Next chapters in the Great Transit Debate


David Brewster brings us this article on the future of Seattle‘s Link light rail.  It cites a recent story from the Seattle Times complaining about the lack of parking at Link stations with the exception of Tukwila.  He says that, because planners wanted to make a livable, walkable community, they can expect fewer commuters on Link.  There is a possibility that commuters would park on the street of communities by train stations, and to prevent this many communities have set up parking pass systems.  “Areas around stations will be upzoned, driving up property taxes and increasing traffic. Feeder buses will flock to once sleepy commercial districts. Small shops will be driven out,” he says.

First of all, light rail isn’t built for commuters.  That’s what commuter rail is for.  Light rail should stop every half mile to mile, and should be surrounded by dense, mixed-use development, not parking lots.  Parking lots are fine for commuter rail, which stops every 2 miles or more, goes considerably faster, and is often grade separated, whereas light rail often isn’t.  Light rail is made for locals who may be traveling across town for work or entertainment, who may want to live car-lite or car-less.  So to say that commuters won’t ride it is missing the point.

As far as commuters parking on local streets, I don’t really see that as a big problem.  Most communities have adequate (if not excessive) off-street parking requirements, so locals should be able to park off-street okay.  On-street parking encourages people to walk past local stores where they may make purchases on their way home.  It also slows down traffic and buffers pedestrians from the road, making walking safer.  And if you’re worried about an inordinate influx of cars, you can always encourage fewer cars and get a significant revenue stream at the same time by making it pay parking.  So I don’t see the worry about on-street parking, as well as the permit programs (which are a big controversy in Provo right now).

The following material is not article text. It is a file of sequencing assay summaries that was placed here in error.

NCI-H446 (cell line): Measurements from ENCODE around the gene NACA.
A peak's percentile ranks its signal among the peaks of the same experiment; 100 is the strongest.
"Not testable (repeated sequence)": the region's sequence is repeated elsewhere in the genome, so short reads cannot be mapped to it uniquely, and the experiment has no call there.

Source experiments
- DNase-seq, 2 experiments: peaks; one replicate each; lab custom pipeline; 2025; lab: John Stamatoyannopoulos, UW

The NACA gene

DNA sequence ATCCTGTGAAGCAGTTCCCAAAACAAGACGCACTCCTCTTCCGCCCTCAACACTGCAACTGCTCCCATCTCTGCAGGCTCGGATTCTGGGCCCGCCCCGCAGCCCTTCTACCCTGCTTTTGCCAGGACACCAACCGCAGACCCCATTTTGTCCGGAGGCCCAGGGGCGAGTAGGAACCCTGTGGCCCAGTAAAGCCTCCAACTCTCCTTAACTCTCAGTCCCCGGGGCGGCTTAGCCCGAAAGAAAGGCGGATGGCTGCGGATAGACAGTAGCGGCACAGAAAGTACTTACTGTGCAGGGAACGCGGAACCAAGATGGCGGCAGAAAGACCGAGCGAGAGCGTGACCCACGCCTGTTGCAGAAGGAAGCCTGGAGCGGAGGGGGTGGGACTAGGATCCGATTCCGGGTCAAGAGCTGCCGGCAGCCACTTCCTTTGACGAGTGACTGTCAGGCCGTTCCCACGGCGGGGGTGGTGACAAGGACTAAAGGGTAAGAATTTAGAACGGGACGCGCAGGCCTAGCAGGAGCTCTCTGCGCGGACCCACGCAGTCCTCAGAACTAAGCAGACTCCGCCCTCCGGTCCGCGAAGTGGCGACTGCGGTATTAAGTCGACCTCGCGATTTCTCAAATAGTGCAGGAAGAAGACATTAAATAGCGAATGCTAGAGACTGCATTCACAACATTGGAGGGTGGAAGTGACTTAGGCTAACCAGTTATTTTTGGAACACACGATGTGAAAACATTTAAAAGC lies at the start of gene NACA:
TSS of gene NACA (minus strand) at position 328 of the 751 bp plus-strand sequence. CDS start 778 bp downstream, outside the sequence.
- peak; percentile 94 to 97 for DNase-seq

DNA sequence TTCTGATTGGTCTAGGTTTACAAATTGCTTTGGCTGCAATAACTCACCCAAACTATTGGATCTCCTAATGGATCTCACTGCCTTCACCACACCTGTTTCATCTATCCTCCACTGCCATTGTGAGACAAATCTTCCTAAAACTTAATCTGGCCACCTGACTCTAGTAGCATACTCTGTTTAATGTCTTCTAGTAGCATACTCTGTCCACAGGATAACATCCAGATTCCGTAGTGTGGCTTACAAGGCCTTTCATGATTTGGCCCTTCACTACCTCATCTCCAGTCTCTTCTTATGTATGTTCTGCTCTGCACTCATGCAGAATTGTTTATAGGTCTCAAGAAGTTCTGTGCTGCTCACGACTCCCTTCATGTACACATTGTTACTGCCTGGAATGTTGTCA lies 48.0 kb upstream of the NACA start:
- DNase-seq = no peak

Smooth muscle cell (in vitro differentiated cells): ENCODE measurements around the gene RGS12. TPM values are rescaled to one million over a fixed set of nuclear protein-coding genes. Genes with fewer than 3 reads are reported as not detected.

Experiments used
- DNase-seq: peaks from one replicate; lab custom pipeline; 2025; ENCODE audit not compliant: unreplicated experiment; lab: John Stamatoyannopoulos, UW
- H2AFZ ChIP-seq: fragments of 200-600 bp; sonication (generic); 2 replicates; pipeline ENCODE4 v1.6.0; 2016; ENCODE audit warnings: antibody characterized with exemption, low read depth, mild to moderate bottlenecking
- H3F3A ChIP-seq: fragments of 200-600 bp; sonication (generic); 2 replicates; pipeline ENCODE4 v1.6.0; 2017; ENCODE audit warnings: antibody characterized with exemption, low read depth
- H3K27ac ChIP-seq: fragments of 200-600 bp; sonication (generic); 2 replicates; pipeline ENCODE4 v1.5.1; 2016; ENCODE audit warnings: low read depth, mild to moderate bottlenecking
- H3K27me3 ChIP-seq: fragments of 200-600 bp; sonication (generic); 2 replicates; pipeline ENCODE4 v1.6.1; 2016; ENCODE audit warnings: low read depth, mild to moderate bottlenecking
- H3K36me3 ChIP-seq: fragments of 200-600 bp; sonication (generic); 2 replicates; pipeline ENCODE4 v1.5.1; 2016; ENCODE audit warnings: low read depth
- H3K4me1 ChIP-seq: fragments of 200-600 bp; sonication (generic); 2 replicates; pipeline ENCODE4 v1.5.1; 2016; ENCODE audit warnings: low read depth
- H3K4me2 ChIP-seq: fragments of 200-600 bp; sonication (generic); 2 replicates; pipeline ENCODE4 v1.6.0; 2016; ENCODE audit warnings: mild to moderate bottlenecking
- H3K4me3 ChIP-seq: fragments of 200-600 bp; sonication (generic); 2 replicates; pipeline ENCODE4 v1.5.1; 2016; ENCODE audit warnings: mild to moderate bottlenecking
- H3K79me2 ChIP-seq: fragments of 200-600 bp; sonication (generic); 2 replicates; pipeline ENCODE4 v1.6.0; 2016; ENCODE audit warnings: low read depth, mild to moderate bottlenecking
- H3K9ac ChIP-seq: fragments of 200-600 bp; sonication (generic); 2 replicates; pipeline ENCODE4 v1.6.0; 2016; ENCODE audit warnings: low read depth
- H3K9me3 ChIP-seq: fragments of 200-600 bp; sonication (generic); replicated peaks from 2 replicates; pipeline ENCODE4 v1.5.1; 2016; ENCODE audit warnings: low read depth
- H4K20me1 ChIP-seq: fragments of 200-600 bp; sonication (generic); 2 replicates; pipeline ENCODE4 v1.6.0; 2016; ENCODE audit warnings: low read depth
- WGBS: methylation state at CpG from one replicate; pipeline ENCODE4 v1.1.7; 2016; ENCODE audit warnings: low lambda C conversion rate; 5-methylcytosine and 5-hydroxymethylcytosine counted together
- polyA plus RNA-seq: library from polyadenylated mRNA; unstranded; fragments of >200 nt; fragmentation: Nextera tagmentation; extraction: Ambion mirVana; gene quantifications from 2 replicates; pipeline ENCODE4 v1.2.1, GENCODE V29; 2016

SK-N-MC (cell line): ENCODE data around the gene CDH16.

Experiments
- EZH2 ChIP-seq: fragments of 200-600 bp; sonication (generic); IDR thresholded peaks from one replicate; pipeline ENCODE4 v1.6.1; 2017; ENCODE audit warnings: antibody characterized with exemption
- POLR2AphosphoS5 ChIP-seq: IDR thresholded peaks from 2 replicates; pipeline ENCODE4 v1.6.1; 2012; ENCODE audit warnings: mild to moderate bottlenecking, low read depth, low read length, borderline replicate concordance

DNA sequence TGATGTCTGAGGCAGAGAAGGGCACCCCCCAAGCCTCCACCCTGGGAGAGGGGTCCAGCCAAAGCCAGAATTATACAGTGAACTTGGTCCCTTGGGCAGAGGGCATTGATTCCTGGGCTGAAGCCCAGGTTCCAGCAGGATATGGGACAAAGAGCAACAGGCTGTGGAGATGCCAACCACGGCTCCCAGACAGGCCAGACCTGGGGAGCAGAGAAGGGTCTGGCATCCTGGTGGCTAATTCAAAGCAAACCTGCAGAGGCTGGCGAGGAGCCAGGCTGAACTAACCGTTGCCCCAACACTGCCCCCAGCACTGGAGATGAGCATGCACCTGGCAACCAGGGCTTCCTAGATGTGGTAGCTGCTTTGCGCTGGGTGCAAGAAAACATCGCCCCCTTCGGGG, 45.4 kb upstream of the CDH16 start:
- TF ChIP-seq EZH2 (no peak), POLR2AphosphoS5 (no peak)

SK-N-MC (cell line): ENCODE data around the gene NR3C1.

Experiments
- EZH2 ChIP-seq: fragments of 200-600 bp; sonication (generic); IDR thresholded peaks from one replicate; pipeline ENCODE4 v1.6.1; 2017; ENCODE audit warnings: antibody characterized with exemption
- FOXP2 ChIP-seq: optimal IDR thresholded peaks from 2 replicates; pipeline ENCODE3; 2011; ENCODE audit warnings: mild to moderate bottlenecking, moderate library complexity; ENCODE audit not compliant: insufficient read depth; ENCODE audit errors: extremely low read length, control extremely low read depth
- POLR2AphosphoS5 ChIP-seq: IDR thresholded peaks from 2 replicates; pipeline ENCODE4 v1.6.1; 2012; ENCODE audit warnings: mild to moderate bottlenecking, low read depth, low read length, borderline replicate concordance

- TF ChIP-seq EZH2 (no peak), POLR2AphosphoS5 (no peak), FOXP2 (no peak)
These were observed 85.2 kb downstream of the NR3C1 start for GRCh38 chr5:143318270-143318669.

Yes, areas will be “upzoned.”  They should be, to make the area around the stop more vibrant.  And yes, under a traditional system, this would drive up property taxes, but not under more reasonable tax systems such as Pittsburgh’s, which taxes based on the value of the land as opposed to the value of the building.  And as I’ve often quoted from John Norquist, there’s good and bad traffic, so to say that traffic would increase isn’t necessarily a bad thing.  Feeder buses should center on rail stops so that the rail is available to more people.  And who wants “sleepy commercial districts”?  Sleepy commercial districts are failing commercial districts.  More traffic means more people passing and stopping in shops, which means higher sales.  Local businesses will thrive, not be driven out.

I’ve commented a lot on Seattle’s transit system, which I have never seen, so I will leave that as a caveat, that everything I’m saying is theoretical and I may be off-base with some of my claims.  But based on my experiences in Salt Lake with TRAX and on everything I’ve ever read about transit, I think that Mr. Brewster may be out of line with some of his comments.

Residents offer ideas for North Temple transformation


Aaron Falk brings us this story on what residents imagine the North Temple corridor to look like in Salt Lake City.  They will be extending their TRAX light rail system from downtown to the airport along this road, and they have asked citizens to help them determine what it will look like.  Ideas included a tree-lined street with boutique shops and apartments; an entertainment district; and an ambitious plan to tunnel the surrounding freeways and put in large roundabouts.  This will be a real gateway to the city in the future, and its good to see the citizens getting involved.